When making a game for kids, the prevailing wisdom is to keep it simple, stupid. But sometimes developers make their kiddie games so simple that they end up being stupid. Such is the case with Medieval Moves: Deadmund’s Quest, an arcadey, goofy, and cartoony third-person hack & slash fantasy game from the people who made Sports Champions. Cast as a small boy skeleton, you have to take out tons of your fellow “boney Americans” using the Move’s motion controller as a sword, a shield, a bow & arrow, a throwing star dispenser, and ultimately, as something you look at incredulously as you wonder why there isn’t more to this game, and can I play something else, dad?
Part of the problem is that this entire game is on-rails like a lightgun shooter. So instead of letting you explore, or sneak up behind enemies, or flank them as you would in a less restrictive game, you come at everyone pretty much head-on. Sure, there are some branching pathways, but like the ones in arcade-ish racing games, they’re basically just shortcuts.
It also doesn’t help that when you do confront someone head-on, the conflict plays out the same. You whack them, they whack you, end of story. Sure, you can use your shield - which, admittedly, adds a little something since enemies can attack high or low and you can block accordingly - or nail them with an arrow or throwing star, but since skeletons don’t have brains, and are thus pretty dumb, this ends up being somewhat redundant, even for a kid who doesn’t get to play games every day. While it will keep children engaged long enough to give their parents a moment’s rest, after a while they’ll grow tired of it, and not just because they’ve been flailing their arms around.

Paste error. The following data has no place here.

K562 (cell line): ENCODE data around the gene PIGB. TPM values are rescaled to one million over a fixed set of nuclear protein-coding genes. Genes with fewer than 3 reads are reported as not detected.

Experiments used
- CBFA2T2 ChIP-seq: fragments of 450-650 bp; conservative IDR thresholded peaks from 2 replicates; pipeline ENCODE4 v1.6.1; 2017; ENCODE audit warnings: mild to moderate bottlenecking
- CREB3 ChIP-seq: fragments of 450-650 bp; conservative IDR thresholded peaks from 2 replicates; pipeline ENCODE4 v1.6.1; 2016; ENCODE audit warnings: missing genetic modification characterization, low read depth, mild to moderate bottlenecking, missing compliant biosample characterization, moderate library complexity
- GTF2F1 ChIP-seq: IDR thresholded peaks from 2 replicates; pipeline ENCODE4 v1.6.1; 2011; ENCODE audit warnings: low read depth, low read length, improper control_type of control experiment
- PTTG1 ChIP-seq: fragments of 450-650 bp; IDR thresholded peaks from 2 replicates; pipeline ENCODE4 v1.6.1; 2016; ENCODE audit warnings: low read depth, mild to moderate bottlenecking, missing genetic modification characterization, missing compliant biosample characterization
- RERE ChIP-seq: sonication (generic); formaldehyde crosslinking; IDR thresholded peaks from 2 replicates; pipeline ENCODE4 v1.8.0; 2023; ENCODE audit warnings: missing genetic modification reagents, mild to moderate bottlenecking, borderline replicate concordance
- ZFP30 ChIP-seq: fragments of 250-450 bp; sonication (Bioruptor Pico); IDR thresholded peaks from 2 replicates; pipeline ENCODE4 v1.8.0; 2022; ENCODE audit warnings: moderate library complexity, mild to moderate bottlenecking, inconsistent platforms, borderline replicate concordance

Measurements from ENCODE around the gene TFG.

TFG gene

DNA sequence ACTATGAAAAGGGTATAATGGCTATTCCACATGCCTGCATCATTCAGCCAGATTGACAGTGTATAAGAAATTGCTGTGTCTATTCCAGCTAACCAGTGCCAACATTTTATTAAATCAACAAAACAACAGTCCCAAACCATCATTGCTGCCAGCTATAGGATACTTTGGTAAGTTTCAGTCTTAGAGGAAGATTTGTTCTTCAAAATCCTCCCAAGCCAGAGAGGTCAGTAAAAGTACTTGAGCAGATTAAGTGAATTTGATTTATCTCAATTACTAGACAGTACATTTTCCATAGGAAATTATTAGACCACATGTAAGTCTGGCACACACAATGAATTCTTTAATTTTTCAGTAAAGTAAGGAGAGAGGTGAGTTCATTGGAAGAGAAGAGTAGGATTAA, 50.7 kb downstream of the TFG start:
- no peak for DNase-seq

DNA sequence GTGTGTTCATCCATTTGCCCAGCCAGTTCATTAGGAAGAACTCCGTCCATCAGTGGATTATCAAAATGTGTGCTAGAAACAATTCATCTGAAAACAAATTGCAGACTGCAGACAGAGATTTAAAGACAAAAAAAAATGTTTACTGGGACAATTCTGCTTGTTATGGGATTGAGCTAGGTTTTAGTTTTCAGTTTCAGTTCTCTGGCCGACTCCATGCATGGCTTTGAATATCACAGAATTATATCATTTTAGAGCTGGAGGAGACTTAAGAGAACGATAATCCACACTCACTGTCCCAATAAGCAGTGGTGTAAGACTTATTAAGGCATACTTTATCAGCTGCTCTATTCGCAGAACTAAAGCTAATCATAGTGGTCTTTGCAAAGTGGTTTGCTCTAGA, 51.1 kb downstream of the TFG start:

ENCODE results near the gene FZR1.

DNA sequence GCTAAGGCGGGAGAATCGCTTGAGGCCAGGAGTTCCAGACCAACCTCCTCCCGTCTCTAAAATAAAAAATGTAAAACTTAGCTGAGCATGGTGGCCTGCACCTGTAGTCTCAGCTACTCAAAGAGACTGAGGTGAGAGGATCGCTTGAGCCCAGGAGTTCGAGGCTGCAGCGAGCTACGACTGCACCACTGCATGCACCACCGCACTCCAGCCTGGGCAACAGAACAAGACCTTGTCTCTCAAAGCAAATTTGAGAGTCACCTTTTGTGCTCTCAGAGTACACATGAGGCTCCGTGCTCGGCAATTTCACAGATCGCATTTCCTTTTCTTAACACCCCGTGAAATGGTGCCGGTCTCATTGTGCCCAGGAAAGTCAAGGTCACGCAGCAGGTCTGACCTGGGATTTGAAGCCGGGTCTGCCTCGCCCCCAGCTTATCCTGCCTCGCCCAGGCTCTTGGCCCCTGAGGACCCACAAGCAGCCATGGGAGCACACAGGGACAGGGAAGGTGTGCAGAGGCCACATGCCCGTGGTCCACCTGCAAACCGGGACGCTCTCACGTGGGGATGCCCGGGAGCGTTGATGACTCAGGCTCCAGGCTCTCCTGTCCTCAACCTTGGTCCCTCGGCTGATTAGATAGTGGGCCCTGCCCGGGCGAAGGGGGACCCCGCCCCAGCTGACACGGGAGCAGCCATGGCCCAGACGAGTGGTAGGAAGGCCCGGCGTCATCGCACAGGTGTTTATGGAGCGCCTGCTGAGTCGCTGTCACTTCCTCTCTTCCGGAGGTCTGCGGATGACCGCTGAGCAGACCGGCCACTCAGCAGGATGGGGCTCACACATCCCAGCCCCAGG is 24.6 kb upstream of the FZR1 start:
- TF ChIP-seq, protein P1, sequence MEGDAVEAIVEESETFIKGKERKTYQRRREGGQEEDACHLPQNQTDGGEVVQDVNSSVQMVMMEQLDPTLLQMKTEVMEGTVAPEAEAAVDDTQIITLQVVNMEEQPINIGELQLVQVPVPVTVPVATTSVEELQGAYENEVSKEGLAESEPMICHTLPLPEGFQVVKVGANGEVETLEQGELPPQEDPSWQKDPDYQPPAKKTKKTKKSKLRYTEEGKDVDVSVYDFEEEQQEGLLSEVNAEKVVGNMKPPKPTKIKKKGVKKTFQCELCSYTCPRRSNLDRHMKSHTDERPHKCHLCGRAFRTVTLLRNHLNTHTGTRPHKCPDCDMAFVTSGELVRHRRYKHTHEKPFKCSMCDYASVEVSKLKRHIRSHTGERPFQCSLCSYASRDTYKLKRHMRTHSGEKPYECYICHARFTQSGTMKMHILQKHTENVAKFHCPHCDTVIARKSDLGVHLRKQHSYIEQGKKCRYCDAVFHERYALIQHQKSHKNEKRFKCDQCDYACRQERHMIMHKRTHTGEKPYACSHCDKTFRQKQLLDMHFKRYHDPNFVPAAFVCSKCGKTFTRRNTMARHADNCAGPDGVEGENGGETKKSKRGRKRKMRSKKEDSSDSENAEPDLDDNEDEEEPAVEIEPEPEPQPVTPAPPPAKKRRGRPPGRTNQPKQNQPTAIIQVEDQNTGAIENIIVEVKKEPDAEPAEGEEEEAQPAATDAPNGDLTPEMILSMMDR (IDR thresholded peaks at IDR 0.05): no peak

These issues are magnified by the age of the player. While kids won’t last long, their parents - knowing what this could’ve been without the restricted movement - will grow bored with it quicker. Especially since this is terribly middle of the road, and rife with clichés. Be it the poor attempts at humor or the obvious sword & sorcery-style music, this is rather generic, though mom will appreciate that instead of health potions our hero drinks milk to feel better.
The irony is that what little game there is here shows promise. The game’s controls really do make you feel as if you’re swinging a sword at some skeleton’s skull, blocking an incoming arrow, or drinking some milk. The game also mixes things up, albeit slightly, by giving you a grappling hook you can use to occasionally swing somewhere like you’re Spider-Man. Though, again, you’re limited when you can use it and where you can go with it.
The game also has some other modes that are far more engaging, especially when played locally with a slightly spastic kid aged 8 to 11 who just ate a bag of cookies. The one that most plays to this game’s strengths is the Horde-like Invasion, in which you’re attacked from all sides and have to last as long as you can. What makes it fun is that you can either work with your partner or compete against them to see who can last longer.
Even so, there’s still not enough here to keep a kid, a parent playing with their kid, or childish adults engaged for very long, especially since there’s so many better (read: deeper) games out there for parents to play with their kids: the Rabbids games, those various dance contests, or any of Nintendo’s minigame collections. Sometimes, keeping it simple can be stupid.